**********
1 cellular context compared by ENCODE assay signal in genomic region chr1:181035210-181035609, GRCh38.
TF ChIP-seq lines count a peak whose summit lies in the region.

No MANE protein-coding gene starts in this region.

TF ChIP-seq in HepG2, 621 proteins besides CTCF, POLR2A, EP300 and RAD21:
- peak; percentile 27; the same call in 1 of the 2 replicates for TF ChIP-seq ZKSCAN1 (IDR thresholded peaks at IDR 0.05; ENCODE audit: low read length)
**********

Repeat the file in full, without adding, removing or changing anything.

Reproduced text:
1 cellular context compared by ENCODE assay signal in genomic region chr1:181035210-181035609, GRCh38.
TF ChIP-seq lines count a peak whose summit lies in the region.

No MANE protein-coding gene starts in this region.

TF ChIP-seq in HepG2, 621 proteins besides CTCF, POLR2A, EP300 and RAD21:
- peak; percentile 27; the same call in 1 of the 2 replicates for TF ChIP-seq ZKSCAN1 (IDR thresholded peaks at IDR 0.05; ENCODE audit: low read length)